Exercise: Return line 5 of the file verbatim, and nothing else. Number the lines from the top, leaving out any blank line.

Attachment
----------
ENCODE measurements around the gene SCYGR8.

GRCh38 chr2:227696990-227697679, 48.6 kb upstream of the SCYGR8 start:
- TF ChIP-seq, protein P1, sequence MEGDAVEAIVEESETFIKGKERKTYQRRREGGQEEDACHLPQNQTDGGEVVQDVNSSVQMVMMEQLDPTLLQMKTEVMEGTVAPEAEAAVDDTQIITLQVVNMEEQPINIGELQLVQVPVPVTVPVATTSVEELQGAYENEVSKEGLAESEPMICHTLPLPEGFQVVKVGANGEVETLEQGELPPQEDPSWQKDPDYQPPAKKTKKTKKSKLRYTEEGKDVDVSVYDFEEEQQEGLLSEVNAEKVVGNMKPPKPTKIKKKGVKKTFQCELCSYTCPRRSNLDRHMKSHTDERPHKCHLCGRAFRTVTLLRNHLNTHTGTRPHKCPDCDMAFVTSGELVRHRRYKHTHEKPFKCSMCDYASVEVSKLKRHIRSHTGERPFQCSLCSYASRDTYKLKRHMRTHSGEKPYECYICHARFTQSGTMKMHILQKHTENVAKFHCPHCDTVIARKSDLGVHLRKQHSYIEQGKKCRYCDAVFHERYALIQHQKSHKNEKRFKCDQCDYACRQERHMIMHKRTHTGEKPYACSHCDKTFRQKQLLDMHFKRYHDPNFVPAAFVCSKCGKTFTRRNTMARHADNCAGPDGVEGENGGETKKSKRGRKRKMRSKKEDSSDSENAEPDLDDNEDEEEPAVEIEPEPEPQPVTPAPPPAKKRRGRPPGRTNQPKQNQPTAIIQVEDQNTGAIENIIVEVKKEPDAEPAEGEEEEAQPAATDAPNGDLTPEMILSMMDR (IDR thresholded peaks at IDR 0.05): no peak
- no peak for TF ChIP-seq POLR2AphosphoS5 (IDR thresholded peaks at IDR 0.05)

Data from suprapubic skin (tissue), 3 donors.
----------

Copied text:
Data from suprapubic skin (tissue), 3 donors.